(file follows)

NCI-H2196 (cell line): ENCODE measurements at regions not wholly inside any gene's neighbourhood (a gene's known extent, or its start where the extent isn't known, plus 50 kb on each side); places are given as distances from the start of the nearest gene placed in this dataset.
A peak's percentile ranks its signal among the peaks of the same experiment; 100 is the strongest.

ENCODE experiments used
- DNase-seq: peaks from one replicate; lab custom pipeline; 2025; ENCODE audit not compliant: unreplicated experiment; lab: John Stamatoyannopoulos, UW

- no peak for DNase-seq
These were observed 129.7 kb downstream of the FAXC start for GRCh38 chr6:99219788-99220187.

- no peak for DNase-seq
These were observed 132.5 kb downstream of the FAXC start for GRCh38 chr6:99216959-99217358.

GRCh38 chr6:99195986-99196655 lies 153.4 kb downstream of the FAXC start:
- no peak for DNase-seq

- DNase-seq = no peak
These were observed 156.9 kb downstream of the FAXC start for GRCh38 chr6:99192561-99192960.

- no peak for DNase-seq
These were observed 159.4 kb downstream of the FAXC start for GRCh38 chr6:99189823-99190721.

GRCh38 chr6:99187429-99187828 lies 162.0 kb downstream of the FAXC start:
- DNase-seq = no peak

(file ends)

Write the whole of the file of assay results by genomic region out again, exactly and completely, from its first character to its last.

NCI-H2196 (cell line): ENCODE measurements at regions not wholly inside any gene's neighbourhood (a gene's known extent, or its start where the extent isn't known, plus 50 kb on each side); places are given as distances from the start of the nearest gene placed in this dataset.
A peak's percentile ranks its signal among the peaks of the same experiment; 100 is the strongest.

ENCODE experiments used
- DNase-seq: peaks from one replicate; lab custom pipeline; 2025; ENCODE audit not compliant: unreplicated experiment; lab: John Stamatoyannopoulos, UW

- no peak for DNase-seq
These were observed 129.7 kb downstream of the FAXC start for GRCh38 chr6:99219788-99220187.

- no peak for DNase-seq
These were observed 132.5 kb downstream of the FAXC start for GRCh38 chr6:99216959-99217358.

GRCh38 chr6:99195986-99196655 lies 153.4 kb downstream of the FAXC start:
- no peak for DNase-seq

- DNase-seq = no peak
These were observed 156.9 kb downstream of the FAXC start for GRCh38 chr6:99192561-99192960.

- no peak for DNase-seq
These were observed 159.4 kb downstream of the FAXC start for GRCh38 chr6:99189823-99190721.

GRCh38 chr6:99187429-99187828 lies 162.0 kb downstream of the FAXC start:
- DNase-seq = no peak